Athena and I are recapping Hannibal. Check it out.
Originally posted on Athena Genevieve:
This poster makes me all kinds of uncomfortable.
The second episode was not to be outdone by the premiere, so it started off with a different kind of bang. OHMYGOD. That opening scene! I don’t know if I’ve ever cared about an unnamed character more on television than in that moment. HE WAS SO CLOSE TO SURVIVING!!!! The injustice! The cruelty! The repulsive ripping of flesh! It was perfect. It seems like we can always rely on Hannibal to wonderfully gruesome.
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TRICK QUESTION! The answer is that the person who wrote it is actually all of those things. Sunshine Mary has a blog post up talking about the “scientific fact” of men’s influence over women. It’s pretty standard fare, really: women care about what men think of them. And, there’s a grain of truth there. For one thing, a patriarchal society is set up in such a way that men pass judgement on women far more than women pass judgement on men. For another, everyone cares at least somewhat what other people think of them, regardless of gender.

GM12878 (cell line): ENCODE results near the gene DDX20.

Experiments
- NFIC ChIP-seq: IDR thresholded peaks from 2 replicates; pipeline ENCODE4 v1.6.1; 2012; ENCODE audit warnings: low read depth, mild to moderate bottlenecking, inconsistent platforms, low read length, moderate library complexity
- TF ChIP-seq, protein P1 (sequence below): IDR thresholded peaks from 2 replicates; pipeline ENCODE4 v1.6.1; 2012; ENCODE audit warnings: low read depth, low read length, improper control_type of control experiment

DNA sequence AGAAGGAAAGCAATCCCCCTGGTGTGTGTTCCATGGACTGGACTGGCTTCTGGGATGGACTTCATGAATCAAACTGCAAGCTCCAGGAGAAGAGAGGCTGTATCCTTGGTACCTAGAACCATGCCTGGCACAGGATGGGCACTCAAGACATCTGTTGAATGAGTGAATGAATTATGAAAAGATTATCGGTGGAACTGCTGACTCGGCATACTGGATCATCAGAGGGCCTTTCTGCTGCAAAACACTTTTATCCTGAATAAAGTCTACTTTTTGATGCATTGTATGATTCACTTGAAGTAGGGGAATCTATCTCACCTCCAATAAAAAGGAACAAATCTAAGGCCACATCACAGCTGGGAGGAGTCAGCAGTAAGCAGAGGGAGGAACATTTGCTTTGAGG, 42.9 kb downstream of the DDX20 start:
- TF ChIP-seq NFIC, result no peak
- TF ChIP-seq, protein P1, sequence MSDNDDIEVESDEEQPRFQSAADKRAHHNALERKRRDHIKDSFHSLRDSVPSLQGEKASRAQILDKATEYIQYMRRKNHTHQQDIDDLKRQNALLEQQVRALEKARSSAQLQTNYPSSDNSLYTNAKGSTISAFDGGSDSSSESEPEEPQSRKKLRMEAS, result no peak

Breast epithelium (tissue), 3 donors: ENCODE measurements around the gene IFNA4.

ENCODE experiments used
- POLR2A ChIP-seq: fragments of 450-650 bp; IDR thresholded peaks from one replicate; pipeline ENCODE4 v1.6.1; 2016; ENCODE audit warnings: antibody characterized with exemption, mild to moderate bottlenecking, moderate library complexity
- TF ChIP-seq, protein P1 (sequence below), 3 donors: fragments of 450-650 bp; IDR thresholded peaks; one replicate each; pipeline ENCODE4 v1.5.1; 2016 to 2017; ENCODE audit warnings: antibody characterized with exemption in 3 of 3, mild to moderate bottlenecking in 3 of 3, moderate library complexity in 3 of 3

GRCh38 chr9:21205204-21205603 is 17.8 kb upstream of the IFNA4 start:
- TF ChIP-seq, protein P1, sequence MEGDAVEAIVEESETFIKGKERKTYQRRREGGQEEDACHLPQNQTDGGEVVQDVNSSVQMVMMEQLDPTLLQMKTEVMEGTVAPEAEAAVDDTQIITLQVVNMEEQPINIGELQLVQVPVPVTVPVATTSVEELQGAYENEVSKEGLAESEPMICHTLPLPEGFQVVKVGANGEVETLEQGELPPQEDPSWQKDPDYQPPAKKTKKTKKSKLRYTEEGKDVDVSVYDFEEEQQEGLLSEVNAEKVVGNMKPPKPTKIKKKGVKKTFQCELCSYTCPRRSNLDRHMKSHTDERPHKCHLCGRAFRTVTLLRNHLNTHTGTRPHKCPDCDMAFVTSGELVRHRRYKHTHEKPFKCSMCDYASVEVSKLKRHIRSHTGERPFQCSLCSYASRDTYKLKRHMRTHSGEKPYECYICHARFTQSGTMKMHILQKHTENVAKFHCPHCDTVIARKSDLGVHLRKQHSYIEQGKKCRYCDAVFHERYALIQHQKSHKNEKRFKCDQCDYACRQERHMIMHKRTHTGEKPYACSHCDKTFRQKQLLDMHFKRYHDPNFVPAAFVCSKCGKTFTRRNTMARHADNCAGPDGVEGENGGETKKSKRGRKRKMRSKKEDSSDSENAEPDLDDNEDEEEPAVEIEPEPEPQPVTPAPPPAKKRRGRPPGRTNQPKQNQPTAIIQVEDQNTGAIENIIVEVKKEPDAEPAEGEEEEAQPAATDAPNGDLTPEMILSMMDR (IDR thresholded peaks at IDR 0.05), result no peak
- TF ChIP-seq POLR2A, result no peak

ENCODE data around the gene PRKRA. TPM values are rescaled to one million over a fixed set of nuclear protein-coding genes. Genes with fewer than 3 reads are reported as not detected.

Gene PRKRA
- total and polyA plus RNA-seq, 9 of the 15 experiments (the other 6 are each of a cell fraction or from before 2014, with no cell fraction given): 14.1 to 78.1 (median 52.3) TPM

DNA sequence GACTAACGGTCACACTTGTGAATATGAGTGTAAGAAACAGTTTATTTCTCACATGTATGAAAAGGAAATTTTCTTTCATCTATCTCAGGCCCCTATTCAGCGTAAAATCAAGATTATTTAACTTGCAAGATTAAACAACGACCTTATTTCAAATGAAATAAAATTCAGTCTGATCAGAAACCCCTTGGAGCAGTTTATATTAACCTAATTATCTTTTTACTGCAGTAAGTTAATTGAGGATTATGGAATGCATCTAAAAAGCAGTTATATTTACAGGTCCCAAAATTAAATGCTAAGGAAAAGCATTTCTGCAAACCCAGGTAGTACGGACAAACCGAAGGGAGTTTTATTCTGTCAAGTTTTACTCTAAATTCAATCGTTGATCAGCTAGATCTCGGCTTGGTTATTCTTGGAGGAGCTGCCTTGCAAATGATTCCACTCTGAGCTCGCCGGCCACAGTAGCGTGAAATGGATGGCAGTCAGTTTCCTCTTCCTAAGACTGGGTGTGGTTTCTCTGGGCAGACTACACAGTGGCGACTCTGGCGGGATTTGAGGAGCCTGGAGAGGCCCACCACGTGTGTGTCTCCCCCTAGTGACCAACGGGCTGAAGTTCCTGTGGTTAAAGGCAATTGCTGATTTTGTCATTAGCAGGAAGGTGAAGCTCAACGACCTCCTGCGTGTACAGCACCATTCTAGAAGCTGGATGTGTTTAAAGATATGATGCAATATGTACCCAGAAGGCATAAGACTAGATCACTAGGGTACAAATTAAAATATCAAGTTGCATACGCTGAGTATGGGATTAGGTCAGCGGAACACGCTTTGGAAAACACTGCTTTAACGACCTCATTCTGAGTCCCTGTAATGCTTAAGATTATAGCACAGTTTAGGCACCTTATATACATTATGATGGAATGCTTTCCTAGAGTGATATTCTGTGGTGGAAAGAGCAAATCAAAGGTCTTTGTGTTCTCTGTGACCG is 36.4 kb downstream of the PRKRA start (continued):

Mostly, though, it’s a load of nonsense. For one thing, it’s so very cisnormative and heteronormative. But rather than tear apart the different things she thinks men do that influence women, bit by bit, I’d look to look at this in comparison to what another Christian fundamentalist says on men’s influence over women.
His very nature is made to respond to us it [sic] we will only treat him with reverence. A man does not have such power to influence his wife.
Yet those sentences themselves contradict other statements Pearl makes regarding the supposed nature of men and women:
God made us ladies to have this unreasonable desire to be needed by a man.
Wisdom is knowing what you “bought” when you married that man, and learning to adapt to him as he is, not as you want him to be.
That’s more keeping in line with Sunshine Mary’s blog post. So what the heck is going on here with all these contradictions?
The answer, I think, lies in Pearl’s use of the word “reverence.” The idea can be boiled down thus: